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KimberlyF
KimberlyF, Longtime Relationship Expert
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if you are in a relationship with a recovering addict, who

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if you are in a relationship with a recovering addict, who is avtively involved in N.A. meetings, is it normal for the non-recovering mate to feel abandened, left out. It seems the recovering poerson has no time or interest in the other person yet claims to love and need that person. Time management is a known problem-yet- it would seem that the recovering person wojuld want to make some kind of adjustments to be with the person he/she claim to love and want.IF this is normal how should the non addicted person handle this woithout casuing undue stress to the "recoveryee"?
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It's important that in order for your partner to have a successful recovery that their time be consumed with their recovery but that doesn't mean that you have to lose yourself in their recovery you can actually involve yourself in their process by accompanying them to their meetings so that you both benefit from the meeting you can understand how much of a struggle it's going to be and they will see that they have a support system in you. Being involved with a person who is an addict takes a strain on your relationship. Your partner is likely unable to be there for you because they are occupied in the recovery process, you will always take second to that process. Communication is a must right now in order to get pass this. You can talk to your partner or a trusted friend and family member about your emotions and your struggles as well. Just keep in mind, not everyone will understand or be able to relate to the issues you are facing.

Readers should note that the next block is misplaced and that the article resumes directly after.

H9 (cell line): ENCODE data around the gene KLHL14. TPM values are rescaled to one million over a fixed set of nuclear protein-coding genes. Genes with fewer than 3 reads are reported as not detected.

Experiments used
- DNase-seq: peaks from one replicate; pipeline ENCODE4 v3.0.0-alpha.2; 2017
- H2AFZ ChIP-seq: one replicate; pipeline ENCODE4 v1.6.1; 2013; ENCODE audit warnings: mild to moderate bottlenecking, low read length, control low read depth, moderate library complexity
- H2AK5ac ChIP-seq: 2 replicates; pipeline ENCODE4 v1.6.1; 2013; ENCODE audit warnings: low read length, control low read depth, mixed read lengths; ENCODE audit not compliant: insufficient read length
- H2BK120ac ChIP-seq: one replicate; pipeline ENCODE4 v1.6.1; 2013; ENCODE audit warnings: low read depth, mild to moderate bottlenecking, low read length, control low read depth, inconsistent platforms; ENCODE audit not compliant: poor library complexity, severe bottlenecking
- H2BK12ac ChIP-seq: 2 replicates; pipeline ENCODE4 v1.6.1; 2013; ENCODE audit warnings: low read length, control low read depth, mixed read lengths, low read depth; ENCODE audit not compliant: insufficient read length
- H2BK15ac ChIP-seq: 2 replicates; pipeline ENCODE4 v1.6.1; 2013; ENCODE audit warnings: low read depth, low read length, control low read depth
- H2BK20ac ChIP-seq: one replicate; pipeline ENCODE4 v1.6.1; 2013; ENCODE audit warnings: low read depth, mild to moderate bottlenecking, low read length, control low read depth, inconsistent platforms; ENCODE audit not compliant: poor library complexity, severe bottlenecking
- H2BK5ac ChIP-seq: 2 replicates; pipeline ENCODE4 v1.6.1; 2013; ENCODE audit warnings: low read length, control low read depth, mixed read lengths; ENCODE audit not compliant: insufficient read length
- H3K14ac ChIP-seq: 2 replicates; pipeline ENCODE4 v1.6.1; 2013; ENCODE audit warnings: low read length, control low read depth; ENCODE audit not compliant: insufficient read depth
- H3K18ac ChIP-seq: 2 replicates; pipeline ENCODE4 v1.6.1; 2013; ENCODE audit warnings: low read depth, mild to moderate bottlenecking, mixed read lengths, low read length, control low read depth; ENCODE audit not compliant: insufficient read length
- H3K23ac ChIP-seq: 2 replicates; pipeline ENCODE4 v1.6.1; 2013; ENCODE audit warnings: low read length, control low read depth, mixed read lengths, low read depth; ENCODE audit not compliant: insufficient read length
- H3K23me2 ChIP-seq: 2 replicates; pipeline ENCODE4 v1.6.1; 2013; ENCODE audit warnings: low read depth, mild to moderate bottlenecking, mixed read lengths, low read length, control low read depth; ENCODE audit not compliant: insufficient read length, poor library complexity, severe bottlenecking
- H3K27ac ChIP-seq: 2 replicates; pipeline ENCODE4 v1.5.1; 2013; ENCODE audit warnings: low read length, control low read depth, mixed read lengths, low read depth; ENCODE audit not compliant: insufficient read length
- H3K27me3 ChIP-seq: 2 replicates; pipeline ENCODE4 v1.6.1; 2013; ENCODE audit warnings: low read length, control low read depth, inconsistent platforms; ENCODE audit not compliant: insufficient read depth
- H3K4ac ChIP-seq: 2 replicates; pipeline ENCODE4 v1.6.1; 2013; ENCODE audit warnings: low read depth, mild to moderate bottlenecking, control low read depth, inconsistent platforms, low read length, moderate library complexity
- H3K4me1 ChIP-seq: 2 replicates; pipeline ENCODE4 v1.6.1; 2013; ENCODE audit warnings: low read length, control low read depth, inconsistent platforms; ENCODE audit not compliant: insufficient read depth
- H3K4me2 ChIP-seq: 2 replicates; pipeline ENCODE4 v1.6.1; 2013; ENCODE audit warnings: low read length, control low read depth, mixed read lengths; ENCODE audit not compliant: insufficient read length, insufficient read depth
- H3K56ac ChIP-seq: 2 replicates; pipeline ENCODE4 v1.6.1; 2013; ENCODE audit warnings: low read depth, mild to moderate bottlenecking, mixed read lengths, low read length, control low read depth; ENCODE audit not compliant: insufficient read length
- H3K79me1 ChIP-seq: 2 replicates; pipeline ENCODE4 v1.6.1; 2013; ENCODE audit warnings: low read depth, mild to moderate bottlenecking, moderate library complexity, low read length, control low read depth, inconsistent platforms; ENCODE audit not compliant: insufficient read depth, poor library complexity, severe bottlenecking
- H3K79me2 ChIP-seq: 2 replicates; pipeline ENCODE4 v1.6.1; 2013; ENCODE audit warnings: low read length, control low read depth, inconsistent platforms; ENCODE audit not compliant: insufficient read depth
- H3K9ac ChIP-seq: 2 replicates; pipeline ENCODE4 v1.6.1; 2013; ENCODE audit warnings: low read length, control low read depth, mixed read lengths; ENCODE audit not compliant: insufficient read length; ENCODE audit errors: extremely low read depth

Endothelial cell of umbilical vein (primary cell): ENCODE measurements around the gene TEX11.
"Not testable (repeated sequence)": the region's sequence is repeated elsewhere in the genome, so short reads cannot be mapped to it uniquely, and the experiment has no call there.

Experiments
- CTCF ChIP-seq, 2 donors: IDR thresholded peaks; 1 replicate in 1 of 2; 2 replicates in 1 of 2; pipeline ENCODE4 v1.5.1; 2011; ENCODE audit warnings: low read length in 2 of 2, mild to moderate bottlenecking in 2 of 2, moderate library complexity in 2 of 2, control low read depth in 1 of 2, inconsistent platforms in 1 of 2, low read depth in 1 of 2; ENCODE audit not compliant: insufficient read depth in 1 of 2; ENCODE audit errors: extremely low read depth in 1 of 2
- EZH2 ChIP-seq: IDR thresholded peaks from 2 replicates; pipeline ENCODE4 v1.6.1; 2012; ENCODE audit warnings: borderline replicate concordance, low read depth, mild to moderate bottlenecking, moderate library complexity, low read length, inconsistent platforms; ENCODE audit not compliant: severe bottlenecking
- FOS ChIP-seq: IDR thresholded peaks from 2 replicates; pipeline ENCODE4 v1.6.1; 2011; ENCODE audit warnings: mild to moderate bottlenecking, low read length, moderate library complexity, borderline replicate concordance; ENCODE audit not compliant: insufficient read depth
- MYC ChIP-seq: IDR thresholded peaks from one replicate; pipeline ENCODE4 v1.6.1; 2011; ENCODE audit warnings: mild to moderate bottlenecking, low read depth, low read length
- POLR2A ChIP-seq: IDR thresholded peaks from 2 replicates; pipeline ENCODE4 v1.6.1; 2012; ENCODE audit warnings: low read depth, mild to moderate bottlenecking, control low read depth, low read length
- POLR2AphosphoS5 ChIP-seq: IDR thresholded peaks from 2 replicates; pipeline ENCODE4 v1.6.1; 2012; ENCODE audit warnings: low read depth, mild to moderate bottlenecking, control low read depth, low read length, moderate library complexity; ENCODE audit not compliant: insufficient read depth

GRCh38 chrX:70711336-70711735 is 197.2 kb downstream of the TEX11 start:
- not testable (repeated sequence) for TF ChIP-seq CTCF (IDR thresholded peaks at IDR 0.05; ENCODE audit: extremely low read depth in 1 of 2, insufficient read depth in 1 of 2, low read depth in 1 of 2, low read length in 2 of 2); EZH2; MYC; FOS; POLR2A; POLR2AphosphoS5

Also it may help for you to join a support group. Al-Anon, is an excellent program and holds meetings all over the world. It is designed for partners, friends, and family members of alcoholics, and the principles can apply to other addictions. In a support group, you will be able to share your story and struggles with others who know exactly what you are talking about and you can feel less isolated it can make a big difference in your feelings of well being. It's important for you not to lose yourself in your partner's recovery focus on your own wants, needs, desires, and dreams. As much as you want to support and help your partner, recognize that being an individual and having your own goals and aspirations is a must in order for you to be strong for not only yourself but your partner during this difficult time.

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